Yesterday I Heard the Rain by Armando Manzanero begins with a Coltrane shimmer of sound before turning into a beguilingly pretty ballad featuring delicate, filigreed piano courtesy of John Critchinson and soulful rhapsodising from Simon Spillett. A lonely, searching lyricism is the order of the day. It’s a lovely and eloquent performance.

Side Two opens with a blast from the past in the shape of a composition by another Dizzy — Gillespie’s Night in Tunisia. It is, appropriately, a scorcher with fiery bop pouring from the leader’s horn and Clark Tracey’s pulsing, hypnotic drumming weaving complex patterns with shimmering cymbals.

The appropriately titled Bass House by Jimmy Deuchar displays Alec Dankworth’s warm, supple, insinuating upright bass. It’s a witty, insouciant piece — conversational and swinging. John Critchinson provides lyrical, concise and studied piano.

The last track is a headlong plunge into Cole Porter’s In the Still of the Night which here inspires an exemplary bop reading from the entire quartet — eloquent, ferocious and fast. Particularly of note is the nimbleness of John Critchinson, dropping seamlessly from solo to support as Simon Spillett takes over for a virtuosic conclusion, making for an exhilarating finale to an exciting album.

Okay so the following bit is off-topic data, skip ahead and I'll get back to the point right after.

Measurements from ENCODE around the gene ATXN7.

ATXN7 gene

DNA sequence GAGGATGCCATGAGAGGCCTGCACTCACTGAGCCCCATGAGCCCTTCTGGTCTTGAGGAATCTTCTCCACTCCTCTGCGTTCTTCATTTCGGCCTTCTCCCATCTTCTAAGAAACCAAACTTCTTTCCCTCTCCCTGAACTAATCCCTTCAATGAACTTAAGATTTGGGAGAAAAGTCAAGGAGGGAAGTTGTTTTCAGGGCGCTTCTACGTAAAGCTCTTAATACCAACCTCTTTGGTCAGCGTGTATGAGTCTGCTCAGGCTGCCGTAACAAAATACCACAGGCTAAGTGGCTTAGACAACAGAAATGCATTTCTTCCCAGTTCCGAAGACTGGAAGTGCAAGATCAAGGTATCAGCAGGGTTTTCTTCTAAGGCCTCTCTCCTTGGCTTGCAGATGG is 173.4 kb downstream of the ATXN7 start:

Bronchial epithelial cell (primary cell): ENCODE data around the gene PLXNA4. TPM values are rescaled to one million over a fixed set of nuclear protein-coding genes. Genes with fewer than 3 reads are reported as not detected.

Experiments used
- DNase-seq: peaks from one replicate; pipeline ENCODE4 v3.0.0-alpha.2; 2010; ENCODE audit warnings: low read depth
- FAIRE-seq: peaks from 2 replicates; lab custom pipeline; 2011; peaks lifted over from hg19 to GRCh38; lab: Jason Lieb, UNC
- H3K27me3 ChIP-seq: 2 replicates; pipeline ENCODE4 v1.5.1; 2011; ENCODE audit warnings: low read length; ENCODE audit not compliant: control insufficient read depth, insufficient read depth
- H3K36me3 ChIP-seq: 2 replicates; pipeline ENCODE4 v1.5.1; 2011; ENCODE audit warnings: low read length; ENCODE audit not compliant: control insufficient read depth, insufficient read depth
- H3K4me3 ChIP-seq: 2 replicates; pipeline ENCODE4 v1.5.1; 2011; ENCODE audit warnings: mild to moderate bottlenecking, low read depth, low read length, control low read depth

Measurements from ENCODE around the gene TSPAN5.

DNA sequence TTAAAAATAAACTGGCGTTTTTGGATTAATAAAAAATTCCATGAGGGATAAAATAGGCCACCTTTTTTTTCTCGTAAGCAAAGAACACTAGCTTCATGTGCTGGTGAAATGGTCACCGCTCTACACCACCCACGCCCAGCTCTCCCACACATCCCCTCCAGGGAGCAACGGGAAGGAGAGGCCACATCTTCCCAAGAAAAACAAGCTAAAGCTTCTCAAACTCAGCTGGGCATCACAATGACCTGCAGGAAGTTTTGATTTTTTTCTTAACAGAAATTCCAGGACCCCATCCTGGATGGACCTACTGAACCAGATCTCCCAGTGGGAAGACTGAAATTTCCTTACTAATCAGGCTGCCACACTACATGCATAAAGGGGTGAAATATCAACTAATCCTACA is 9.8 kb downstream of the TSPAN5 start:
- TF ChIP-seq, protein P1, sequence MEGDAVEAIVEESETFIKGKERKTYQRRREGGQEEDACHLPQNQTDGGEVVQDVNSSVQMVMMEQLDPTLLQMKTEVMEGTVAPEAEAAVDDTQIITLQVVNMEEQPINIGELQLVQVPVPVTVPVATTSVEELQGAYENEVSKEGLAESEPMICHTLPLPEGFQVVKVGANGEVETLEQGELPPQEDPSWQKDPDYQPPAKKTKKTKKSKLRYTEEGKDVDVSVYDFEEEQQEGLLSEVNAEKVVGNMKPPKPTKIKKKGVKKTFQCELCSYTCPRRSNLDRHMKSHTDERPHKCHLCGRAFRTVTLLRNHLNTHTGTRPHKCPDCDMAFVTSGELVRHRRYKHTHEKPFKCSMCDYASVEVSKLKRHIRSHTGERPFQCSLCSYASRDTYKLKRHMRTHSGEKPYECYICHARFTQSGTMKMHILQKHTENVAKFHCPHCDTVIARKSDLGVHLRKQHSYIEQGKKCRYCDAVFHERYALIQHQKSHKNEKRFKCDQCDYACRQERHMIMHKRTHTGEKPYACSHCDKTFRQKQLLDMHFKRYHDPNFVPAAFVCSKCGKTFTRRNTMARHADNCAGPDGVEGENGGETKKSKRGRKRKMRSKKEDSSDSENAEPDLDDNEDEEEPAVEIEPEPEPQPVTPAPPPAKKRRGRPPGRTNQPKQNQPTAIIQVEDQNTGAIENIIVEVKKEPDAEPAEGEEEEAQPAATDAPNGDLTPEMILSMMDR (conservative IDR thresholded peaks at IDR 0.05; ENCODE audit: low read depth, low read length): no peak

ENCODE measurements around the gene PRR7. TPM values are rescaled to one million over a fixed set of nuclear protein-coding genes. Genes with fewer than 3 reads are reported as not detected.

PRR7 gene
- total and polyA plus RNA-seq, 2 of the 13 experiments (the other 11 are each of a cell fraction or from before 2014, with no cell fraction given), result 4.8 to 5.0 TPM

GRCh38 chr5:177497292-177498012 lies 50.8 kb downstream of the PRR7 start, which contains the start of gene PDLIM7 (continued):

Gearbox Records should be congratulated on instituting a miniature jazz renaissance in the UK. Time was you could saunter down to your record shop and buy a long playing disc of superb jazz in a stylish cover and hurry home to begin many pleasurable hours at the turntable.

Now, thanks to Gearbox, those days are back again.

Categories: miscellaneous

6 replies »

  1. Andy, that's your choice. We're a vinyl record company because we believe audiophile quality records are good for the ears and the soul. It's an expensive process, but the the difference in sound quality is there to be heard. However, Simon is selling a CD version of this album exclusively at his gigs….musicians have go to eat too, right?

  2. Adam, that's very fair comment. Is there no way that the richness and dynamic of a well recorded LP can transfer to cd? I guess not. Best wishes, Andy.